2. Media does not control the message anymore and looks to the web for story ideas and sources, journalists google rather than go to their blackbooks
  3. Customers need be listened to and allowed to shape strategy – Is twitter the new newspaper?
  • Implications – media is in the hands of individuals, customers will speak up, companies will be forced to listen

World’s Best Viral Video?

I have been reflecting recently on viral marketing and it’s capacity to build global awareness almost instantly…

Like every great marketing technique there is a formula:

It has to be interesting and in a way that really stands out whether its wacky, creative, controversial, unexpected or inspirational.

This is one of my favorites (maybe the world’s best? – that probably depends on your criteria…..), it connects with viewers emotionally with a simple powerful idea that connects people around the globe…enjoy!

Why culture is critical to being customer-centric

I came across this short video of Forrester researcher Peter Kim today which outlines their view on what it takes to make customer-centric real:

While I agree there are 3 ingredients to making customer centric real for customers, the cultural aspect is by far the largest challenge. Metrics and technology are enablers of culture change but ultimately people have to believe that the purpose of their organization is to create value for customers and as a result generate profits rather than the other way around. Without this mindset built into to the dna of the organization the goal of customer-centricity will always be off in the distance….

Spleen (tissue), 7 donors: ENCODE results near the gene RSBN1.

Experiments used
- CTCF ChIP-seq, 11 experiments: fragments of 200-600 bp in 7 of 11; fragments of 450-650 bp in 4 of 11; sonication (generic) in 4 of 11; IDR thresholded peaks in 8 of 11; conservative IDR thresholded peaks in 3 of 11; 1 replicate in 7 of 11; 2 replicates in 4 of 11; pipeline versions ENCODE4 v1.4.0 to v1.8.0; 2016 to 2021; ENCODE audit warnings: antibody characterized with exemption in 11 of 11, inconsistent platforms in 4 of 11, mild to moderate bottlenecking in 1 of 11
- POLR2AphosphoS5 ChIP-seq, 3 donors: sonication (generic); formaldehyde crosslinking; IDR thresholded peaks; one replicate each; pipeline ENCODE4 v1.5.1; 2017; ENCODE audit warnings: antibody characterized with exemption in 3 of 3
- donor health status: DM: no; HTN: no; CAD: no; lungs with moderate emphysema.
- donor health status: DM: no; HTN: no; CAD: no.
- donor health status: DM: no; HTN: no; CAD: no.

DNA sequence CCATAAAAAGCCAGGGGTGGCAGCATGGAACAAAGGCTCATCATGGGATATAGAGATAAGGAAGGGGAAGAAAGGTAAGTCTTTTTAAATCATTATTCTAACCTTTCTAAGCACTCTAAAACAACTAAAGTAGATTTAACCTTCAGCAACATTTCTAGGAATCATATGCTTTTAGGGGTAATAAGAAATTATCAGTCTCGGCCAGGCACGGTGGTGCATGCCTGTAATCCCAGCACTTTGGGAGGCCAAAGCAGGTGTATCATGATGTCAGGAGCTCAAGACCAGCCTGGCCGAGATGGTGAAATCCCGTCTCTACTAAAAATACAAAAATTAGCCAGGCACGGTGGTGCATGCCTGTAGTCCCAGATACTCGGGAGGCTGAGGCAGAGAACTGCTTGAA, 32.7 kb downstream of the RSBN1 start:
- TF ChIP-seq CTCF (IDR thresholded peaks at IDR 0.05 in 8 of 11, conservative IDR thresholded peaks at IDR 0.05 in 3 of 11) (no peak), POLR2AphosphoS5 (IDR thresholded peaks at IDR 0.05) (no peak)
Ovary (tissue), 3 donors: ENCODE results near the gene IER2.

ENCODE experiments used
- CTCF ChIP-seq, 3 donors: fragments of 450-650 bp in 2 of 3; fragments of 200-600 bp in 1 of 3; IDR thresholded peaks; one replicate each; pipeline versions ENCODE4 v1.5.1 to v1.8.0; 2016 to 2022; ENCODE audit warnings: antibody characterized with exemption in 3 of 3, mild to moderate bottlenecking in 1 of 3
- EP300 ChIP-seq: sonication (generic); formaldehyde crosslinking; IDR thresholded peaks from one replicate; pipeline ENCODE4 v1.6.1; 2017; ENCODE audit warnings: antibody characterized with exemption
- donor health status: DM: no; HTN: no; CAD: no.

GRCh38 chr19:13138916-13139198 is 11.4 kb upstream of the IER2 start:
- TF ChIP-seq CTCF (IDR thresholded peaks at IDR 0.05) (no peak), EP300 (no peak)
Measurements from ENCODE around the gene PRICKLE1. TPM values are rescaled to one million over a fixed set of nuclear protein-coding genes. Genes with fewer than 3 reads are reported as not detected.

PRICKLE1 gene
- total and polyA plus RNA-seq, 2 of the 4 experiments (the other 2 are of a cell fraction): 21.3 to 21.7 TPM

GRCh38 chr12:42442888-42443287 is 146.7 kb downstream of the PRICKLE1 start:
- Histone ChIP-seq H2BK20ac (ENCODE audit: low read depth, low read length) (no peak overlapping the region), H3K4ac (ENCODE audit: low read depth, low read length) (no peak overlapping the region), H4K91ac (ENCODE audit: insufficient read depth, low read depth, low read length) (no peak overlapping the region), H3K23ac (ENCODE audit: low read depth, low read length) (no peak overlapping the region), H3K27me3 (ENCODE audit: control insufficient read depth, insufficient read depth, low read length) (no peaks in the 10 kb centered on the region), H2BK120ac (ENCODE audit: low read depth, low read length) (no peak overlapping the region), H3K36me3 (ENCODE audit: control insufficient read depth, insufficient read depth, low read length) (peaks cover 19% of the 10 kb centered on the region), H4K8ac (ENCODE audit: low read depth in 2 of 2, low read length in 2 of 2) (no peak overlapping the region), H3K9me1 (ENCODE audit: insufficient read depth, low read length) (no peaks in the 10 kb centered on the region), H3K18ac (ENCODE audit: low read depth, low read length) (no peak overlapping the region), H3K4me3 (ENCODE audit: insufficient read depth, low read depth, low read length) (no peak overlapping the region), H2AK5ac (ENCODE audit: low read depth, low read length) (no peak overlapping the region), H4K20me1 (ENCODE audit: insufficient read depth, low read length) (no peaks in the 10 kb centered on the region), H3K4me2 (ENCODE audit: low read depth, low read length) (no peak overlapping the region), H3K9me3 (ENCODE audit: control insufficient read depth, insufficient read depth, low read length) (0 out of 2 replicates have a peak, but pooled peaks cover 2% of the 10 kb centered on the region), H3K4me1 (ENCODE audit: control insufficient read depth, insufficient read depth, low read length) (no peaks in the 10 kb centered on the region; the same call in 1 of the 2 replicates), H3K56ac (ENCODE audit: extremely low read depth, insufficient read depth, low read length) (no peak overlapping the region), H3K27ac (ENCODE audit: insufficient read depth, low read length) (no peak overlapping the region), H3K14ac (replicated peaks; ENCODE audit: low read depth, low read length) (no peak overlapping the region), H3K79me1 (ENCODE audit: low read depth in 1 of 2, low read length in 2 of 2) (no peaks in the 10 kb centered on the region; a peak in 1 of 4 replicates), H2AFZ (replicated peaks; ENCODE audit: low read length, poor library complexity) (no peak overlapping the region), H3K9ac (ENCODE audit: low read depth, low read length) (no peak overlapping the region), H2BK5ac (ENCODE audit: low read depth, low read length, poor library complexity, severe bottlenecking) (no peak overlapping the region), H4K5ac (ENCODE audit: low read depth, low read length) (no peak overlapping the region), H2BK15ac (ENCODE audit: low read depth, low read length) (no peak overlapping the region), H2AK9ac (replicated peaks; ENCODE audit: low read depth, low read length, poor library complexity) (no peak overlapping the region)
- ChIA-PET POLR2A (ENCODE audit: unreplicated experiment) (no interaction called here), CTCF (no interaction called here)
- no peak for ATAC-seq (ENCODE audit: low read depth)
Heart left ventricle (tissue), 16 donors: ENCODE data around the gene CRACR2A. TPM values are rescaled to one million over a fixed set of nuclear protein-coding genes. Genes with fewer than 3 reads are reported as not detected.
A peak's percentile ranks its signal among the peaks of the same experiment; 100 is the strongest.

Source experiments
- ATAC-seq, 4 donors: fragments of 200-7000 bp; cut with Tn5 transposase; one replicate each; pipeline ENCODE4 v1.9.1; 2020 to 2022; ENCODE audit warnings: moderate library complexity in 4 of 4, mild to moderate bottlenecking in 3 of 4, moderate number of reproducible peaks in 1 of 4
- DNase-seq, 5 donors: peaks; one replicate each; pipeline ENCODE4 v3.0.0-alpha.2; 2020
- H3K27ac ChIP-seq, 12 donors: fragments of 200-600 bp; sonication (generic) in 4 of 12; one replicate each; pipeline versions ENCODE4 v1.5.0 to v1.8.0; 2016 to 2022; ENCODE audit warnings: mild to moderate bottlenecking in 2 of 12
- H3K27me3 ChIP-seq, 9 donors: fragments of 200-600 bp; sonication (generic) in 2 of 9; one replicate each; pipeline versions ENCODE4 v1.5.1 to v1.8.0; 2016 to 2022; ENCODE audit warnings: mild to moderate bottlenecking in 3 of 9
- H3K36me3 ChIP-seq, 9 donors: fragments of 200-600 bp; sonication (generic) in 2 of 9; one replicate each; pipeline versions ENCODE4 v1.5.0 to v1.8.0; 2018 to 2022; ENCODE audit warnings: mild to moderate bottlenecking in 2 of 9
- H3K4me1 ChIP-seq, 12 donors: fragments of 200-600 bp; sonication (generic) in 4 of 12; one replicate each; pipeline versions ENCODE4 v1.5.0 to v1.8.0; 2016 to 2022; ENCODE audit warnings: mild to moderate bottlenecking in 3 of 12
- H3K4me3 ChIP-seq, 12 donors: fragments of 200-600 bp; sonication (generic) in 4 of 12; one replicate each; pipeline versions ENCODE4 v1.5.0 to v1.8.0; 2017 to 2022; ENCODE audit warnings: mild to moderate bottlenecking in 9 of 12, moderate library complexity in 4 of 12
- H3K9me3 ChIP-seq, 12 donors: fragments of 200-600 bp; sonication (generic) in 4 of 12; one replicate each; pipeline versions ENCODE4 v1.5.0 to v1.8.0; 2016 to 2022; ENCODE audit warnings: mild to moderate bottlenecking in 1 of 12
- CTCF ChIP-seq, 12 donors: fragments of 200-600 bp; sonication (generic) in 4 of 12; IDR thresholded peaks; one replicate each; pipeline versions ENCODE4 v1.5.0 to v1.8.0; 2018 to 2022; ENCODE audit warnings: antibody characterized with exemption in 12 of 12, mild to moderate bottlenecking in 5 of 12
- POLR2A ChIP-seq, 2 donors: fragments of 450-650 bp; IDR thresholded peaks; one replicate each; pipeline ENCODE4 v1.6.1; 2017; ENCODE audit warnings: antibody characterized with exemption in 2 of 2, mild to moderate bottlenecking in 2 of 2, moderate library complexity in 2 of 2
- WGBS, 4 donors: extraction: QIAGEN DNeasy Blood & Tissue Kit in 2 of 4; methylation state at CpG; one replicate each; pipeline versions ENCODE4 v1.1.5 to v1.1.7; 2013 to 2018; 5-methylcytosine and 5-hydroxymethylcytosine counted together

Best Buy, GE & EMC: Using Social Media to change their internal cultures

I just read a great post by Jeremiah Owyang that included this video on how best buy are using social media in a variety of ways to positively impact on their culture:

I think a key point here is that to be successful in social media, the underlying values of the users need to be about adding value, being transparent, being authentic. When these values filter into the broader organization great things can happen, new ideas evolve, changes happen faster, customer service gets better. In fact increasing Iam seeing examples of how social media can be a key enabler of what we at MCS call marketculture.

Another example is GE which uses SupportCentral as a internal tool that has been ahead of the curve since 2000 according to comments by a reader on a recent McKinsey article. Anna All also references GE in this great article about its impact and Chuck Hollis from EMC illuminates us further with his first encounter with the system.